The Fancy Bear hackers have been at it again, releasing their fifth batch of Therapeutic Use Exemption (TUE) records. Included in the latest dump of 41 athletes from 13 countries are the TUEs of American distance running stars Shalane Flanagan and Galen Rupp. A shorthand analysis of the release, however, shows nothing of note to report.
But it continues to strike me how Gotcha! the search for guilt in the world of sport is on the one hand — there is a TMZ quality to it — while at the same time society at large turns a blind eye to widespread, even institutional drug use/abuse on the other.
Perhaps sports is the last of the perceived innocents in a world of increasing cynicism, still falling into the “is nothing held sacred anymore?” category.
Len Johnson penned an excellent column today on the Runner’s Tribe website, We Need To Talk About Drugs. Among his observations was: “Sport has never quite managed to get to grips with PEDs from the time the IOC and individual federations first took the issue seriously. The first testing was done at the Mexico City Olympics in 1968 and the first tests for anabolic steroids at the Montreal 1976 Games. Both measures were playing “catch up” on what was already occurring.”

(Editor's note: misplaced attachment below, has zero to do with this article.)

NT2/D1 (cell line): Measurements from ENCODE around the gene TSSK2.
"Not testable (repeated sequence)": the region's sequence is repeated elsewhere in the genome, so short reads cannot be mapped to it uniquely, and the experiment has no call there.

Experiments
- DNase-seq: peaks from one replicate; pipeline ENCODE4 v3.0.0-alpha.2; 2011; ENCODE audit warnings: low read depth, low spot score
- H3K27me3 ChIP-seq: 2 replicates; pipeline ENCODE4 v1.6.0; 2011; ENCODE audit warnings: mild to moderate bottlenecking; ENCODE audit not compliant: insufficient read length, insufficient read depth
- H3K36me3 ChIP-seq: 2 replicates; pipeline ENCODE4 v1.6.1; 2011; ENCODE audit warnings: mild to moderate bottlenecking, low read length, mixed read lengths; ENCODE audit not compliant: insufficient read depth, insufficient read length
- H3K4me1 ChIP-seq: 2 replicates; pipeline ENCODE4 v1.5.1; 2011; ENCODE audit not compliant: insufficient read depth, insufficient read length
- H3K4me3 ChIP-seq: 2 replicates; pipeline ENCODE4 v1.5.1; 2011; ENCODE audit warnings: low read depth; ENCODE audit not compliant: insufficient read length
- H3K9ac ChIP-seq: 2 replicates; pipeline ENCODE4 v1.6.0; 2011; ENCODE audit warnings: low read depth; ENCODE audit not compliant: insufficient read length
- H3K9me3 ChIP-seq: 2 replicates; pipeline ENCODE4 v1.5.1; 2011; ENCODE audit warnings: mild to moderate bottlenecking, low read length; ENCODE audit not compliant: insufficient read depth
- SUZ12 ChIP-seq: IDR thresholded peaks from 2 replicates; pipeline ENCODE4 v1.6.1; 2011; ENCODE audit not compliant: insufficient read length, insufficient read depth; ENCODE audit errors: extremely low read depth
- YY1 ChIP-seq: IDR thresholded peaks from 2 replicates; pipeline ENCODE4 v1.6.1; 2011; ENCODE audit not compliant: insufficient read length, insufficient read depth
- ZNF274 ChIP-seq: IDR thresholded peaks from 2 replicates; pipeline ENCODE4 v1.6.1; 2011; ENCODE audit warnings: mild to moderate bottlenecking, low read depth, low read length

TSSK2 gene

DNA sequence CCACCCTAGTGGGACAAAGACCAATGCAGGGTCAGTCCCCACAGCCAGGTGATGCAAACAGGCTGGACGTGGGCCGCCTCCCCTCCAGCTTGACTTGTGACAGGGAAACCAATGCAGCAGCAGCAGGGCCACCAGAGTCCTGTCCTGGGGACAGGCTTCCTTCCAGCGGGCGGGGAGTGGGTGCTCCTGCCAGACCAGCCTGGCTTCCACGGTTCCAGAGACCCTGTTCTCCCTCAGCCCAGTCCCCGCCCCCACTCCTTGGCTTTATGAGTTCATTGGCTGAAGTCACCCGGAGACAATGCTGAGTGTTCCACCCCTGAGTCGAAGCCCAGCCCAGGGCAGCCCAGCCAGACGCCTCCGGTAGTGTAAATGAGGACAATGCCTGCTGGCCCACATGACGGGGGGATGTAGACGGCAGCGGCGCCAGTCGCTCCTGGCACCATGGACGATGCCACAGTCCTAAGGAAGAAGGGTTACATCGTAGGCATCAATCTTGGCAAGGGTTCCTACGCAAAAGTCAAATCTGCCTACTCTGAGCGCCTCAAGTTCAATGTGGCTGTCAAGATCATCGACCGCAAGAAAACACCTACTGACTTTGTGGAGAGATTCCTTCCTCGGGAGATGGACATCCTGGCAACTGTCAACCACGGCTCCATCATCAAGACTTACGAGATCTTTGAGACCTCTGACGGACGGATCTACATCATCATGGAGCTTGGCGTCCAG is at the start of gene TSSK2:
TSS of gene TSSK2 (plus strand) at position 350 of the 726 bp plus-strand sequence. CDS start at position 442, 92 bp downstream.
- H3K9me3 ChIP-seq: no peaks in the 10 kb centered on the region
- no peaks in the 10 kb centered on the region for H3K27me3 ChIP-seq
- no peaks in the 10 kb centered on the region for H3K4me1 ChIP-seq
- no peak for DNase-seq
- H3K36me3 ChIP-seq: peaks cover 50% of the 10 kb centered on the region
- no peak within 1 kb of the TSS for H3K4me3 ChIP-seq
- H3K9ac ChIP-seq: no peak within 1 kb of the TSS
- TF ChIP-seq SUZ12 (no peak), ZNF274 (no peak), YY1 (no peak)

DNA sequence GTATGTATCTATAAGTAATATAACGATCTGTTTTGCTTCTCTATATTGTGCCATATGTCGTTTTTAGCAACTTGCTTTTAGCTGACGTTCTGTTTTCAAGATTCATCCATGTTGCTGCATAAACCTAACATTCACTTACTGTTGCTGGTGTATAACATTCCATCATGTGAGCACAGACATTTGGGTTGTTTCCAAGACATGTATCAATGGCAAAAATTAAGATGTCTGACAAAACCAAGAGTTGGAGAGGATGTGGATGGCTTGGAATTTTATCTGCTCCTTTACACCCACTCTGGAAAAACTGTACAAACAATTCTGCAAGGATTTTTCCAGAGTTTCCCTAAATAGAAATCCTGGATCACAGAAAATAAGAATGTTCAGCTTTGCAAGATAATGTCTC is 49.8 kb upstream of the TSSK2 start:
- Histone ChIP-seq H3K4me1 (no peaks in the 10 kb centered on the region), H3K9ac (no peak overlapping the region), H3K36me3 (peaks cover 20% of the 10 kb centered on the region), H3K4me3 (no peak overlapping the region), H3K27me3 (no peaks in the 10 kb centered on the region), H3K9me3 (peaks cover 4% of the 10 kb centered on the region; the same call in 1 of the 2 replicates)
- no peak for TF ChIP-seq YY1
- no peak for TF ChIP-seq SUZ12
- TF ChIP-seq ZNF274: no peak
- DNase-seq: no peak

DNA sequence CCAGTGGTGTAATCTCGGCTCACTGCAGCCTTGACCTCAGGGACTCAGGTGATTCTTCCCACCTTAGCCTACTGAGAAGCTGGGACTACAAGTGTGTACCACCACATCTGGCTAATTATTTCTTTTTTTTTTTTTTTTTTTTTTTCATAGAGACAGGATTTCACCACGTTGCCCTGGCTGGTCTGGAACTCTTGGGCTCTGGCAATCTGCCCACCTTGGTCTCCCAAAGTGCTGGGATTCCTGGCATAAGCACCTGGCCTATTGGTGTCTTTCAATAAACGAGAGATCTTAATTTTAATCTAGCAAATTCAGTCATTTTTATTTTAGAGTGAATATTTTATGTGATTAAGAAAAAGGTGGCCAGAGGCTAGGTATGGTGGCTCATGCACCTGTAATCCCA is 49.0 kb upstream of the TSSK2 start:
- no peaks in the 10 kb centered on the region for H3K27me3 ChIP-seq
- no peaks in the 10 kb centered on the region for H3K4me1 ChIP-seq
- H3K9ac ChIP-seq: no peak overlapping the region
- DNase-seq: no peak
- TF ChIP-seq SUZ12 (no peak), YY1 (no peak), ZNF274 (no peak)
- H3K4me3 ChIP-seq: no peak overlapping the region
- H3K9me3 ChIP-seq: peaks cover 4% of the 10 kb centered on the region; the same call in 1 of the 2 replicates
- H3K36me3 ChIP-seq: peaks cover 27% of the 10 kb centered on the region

When you look at the larger world around, it makes you wonder why athletes wouldn’t give in to the drug culture that exists. After all, “Ask your doctor if (insert any one of a hundred brand name drugs here) is right for you.” And consider how much of popular culture, our music, art, books and movies, has been created via thought enhancement.
In literary circles one easily recalls the list of boozy writers: Hemingway, Faulkner, Bukowski, Fitzgerald, Raymond Chandler, etc. Yes, alcohol is a legal product, but the only question is whether it enhanced their writing, or just made the writer’s life tolerable. In either case, the pattern is clear. And there’s no secret that the kaleidoscopic words of Hunter S. Thompson were informed by heavy drug and alcohol use.
How much music from the 20th century alone, from blues to jazz to rock to hip-hop, was created free from drugs or alcohol? And when did the Beatles fully expand into true pop music greatness? After they began experimenting with pot and LSD.
Today, students and parents alike look to “study drugs” to enhance their children’s concentration and focus, hoping to better their chances at getting into college. And once in college, about 1 in 5 students reports using study drugs to get them through those punishing all-nighters.
It makes you wonder if this widespread tolerance of drug use in the wider society will finally do in the prohibition against it in sport, when enough people just can’t prop up the hypocrisy any longer. Continue reading